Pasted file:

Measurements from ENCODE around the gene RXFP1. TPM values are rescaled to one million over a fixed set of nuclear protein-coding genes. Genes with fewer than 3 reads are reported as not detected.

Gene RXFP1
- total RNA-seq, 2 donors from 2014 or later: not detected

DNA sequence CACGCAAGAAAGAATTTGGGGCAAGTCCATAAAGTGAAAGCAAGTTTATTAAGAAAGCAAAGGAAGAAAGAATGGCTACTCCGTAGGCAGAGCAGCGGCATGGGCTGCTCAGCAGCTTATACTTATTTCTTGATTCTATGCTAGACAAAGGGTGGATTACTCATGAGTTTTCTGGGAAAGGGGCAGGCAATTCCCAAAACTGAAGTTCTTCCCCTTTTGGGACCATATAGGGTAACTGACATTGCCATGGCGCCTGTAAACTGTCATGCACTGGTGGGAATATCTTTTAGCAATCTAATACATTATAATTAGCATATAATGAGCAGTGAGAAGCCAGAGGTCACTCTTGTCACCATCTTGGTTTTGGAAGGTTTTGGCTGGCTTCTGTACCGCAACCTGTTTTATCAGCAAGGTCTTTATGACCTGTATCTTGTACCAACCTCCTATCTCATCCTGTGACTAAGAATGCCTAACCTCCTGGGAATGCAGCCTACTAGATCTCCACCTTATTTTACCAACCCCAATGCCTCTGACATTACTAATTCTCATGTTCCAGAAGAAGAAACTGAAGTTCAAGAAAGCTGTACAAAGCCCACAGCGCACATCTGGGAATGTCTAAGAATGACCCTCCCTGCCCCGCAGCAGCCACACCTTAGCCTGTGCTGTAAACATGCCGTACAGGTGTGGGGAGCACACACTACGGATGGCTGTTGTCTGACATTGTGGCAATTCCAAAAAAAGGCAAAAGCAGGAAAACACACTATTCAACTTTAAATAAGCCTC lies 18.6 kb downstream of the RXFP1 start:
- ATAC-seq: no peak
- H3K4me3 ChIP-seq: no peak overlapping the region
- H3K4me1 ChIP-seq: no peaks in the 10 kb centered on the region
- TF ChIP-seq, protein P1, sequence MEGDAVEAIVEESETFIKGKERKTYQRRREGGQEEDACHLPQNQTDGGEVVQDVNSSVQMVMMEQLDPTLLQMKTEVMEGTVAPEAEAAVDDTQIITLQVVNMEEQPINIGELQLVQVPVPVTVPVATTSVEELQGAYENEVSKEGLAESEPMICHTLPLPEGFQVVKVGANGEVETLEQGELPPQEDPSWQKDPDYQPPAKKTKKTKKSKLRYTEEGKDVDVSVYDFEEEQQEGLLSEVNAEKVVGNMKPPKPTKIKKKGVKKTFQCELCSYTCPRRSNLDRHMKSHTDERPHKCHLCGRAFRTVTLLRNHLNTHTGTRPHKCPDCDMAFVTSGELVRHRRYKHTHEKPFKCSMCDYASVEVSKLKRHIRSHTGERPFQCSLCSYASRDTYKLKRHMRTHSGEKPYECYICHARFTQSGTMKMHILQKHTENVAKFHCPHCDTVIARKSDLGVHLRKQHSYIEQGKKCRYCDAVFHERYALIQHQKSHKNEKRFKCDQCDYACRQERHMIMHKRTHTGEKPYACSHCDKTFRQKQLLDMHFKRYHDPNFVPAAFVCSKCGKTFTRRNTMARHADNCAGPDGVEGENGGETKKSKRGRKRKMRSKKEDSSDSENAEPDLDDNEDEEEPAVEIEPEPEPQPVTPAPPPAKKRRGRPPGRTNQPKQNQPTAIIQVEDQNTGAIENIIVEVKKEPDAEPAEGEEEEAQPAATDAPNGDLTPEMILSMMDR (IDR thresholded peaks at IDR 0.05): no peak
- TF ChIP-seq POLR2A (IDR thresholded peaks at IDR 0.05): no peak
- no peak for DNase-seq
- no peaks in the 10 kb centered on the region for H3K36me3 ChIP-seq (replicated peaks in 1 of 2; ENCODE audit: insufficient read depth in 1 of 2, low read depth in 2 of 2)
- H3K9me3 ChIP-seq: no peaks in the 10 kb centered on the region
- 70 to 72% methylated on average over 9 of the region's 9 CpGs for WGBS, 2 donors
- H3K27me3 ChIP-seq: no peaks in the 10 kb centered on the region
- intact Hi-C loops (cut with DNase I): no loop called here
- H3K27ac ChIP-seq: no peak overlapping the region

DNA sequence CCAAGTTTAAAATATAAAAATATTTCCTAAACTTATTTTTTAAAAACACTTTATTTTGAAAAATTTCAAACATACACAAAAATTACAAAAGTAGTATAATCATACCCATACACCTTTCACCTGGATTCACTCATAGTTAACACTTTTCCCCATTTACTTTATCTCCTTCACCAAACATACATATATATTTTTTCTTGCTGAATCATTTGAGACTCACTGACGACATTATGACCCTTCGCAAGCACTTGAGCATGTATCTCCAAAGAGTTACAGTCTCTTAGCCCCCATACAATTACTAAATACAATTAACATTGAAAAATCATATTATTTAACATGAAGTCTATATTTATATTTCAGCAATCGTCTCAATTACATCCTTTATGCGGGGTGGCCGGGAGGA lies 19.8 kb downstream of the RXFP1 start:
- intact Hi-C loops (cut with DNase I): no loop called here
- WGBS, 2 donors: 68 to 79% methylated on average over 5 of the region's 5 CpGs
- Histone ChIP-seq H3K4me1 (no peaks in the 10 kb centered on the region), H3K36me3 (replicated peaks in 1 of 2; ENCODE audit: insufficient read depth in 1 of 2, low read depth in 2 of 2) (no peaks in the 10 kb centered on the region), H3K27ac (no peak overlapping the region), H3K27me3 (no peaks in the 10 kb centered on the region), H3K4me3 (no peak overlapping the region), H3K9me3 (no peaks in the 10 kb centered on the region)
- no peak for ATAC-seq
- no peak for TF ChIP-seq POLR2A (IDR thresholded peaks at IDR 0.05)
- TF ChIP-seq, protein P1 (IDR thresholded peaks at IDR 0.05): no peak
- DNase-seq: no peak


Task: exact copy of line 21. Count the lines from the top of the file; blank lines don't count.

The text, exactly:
- no peak for ATAC-seq